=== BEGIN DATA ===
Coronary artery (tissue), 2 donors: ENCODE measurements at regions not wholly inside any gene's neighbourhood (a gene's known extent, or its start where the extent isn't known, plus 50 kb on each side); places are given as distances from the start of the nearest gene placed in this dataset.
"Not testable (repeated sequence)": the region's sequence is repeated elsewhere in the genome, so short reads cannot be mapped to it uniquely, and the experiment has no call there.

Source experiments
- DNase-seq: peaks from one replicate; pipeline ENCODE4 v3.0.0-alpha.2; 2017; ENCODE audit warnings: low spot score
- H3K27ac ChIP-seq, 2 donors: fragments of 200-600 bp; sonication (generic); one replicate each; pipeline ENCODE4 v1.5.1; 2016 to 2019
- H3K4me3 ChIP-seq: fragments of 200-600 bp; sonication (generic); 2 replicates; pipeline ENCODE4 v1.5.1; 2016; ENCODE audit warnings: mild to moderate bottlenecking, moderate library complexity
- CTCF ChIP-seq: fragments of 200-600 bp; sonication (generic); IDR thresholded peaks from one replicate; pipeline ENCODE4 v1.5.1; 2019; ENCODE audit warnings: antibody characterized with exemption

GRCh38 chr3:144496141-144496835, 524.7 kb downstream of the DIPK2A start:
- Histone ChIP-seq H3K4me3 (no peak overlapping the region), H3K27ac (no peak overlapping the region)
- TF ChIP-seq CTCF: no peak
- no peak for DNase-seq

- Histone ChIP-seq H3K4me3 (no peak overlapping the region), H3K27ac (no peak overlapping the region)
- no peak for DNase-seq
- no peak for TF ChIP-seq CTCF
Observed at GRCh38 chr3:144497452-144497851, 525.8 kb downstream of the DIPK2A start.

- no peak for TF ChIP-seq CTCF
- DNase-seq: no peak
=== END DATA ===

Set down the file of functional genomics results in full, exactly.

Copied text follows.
Coronary artery (tissue), 2 donors: ENCODE measurements at regions not wholly inside any gene's neighbourhood (a gene's known extent, or its start where the extent isn't known, plus 50 kb on each side); places are given as distances from the start of the nearest gene placed in this dataset.
"Not testable (repeated sequence)": the region's sequence is repeated elsewhere in the genome, so short reads cannot be mapped to it uniquely, and the experiment has no call there.

Source experiments
- DNase-seq: peaks from one replicate; pipeline ENCODE4 v3.0.0-alpha.2; 2017; ENCODE audit warnings: low spot score
- H3K27ac ChIP-seq, 2 donors: fragments of 200-600 bp; sonication (generic); one replicate each; pipeline ENCODE4 v1.5.1; 2016 to 2019
- H3K4me3 ChIP-seq: fragments of 200-600 bp; sonication (generic); 2 replicates; pipeline ENCODE4 v1.5.1; 2016; ENCODE audit warnings: mild to moderate bottlenecking, moderate library complexity
- CTCF ChIP-seq: fragments of 200-600 bp; sonication (generic); IDR thresholded peaks from one replicate; pipeline ENCODE4 v1.5.1; 2019; ENCODE audit warnings: antibody characterized with exemption

GRCh38 chr3:144496141-144496835, 524.7 kb downstream of the DIPK2A start:
- Histone ChIP-seq H3K4me3 (no peak overlapping the region), H3K27ac (no peak overlapping the region)
- TF ChIP-seq CTCF: no peak
- no peak for DNase-seq

- Histone ChIP-seq H3K4me3 (no peak overlapping the region), H3K27ac (no peak overlapping the region)
- no peak for DNase-seq
- no peak for TF ChIP-seq CTCF
Observed at GRCh38 chr3:144497452-144497851, 525.8 kb downstream of the DIPK2A start.

- no peak for TF ChIP-seq CTCF
- DNase-seq: no peak